Know the clinical symptoms of DMD and how to differentiate it from BMD. You should also know how the disease progresses as people age.
    Know the pathogenesis and signs of the other muscular dystrophies (Myotonic, Limb-Girdle, FSHD.
    Be able to describe how patients with DMD are managed. You should know the limitations for each intervention and any improvements it can make.
    Know the reasoning of future therapies, along with their limitations

    Know the difference between P. falciparum and P. vivax. Explain how their molecular differences result in their geographical distribution.
    Know the life cycle of Plasmodium.
    Know the role of PfEMP1 and what consequences this has for the parasite.
    Understand how Plasmodium evades the immune system by regulating expression of its surface molecules.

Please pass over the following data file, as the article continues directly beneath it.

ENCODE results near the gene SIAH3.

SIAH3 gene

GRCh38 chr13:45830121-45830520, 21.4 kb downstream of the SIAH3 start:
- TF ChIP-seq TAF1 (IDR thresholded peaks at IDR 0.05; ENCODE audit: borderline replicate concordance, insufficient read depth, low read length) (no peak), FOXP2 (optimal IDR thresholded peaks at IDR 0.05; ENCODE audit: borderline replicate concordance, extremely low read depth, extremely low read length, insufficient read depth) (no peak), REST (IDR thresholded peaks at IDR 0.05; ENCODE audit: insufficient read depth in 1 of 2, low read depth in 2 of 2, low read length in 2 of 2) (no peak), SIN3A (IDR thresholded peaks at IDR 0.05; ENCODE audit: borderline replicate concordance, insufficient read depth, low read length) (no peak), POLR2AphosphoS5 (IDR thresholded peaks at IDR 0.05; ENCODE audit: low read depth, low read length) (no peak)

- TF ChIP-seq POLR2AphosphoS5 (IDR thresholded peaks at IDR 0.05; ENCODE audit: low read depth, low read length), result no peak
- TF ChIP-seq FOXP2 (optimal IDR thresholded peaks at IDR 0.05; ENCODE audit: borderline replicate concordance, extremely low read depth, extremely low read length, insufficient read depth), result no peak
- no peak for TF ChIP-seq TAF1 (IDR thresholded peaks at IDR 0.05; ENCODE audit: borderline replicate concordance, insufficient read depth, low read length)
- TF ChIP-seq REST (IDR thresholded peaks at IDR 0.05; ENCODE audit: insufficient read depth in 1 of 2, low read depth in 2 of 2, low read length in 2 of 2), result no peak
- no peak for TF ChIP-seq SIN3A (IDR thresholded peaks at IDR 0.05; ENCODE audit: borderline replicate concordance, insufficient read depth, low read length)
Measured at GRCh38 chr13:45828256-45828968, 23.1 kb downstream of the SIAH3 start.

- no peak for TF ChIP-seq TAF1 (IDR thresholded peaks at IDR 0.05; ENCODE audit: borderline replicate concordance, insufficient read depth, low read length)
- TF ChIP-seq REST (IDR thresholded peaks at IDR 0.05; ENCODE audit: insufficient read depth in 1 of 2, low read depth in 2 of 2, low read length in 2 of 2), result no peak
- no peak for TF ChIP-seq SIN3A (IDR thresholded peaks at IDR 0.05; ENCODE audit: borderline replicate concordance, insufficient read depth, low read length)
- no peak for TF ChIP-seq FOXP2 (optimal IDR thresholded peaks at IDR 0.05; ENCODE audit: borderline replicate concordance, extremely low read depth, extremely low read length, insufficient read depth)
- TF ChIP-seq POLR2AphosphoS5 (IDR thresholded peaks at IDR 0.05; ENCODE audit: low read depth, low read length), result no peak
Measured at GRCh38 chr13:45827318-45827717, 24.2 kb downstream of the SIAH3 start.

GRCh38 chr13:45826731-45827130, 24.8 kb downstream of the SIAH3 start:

Know how proteins are trafficked out of the parasite into the host cell and why it can be a potential target.
    Understand how Plasmodium invades the red blood cell.
    Know the three different sorts of vaccines that have been trialed against Malaria.
    Know the virological features of the HIV virus - its size, genome, which animal it comes from, the structural proteins, etc.
    Understand how HIV invades the cell and how some individuals can "resist" invasion
    Know how viral proteins from HIV counteract host proteins.
    Understand the normal immune response to HIV - how the infection is initially controlled etc.
    Know the impact of HIV on the immune system.
    Understand the reasoning and impact of HAART, PrEP, etc.